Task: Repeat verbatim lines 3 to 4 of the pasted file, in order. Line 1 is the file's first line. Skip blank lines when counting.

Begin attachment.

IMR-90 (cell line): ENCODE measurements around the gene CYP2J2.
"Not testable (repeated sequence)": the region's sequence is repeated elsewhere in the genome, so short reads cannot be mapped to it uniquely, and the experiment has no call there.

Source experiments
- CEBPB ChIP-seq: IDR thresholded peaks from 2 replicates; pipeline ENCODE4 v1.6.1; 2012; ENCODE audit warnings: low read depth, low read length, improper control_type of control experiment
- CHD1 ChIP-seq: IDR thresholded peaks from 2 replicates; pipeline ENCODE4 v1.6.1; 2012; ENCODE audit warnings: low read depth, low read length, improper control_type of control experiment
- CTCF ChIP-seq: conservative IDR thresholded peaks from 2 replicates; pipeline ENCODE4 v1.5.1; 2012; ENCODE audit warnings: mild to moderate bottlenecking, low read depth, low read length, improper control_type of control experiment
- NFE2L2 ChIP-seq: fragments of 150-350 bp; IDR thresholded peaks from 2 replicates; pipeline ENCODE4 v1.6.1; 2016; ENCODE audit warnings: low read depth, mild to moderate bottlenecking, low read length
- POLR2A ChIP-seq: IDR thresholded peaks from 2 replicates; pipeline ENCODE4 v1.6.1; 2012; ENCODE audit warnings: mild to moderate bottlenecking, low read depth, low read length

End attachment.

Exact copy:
Source experiments
- CEBPB ChIP-seq: IDR thresholded peaks from 2 replicates; pipeline ENCODE4 v1.6.1; 2012; ENCODE audit warnings: low read depth, low read length, improper control_type of control experiment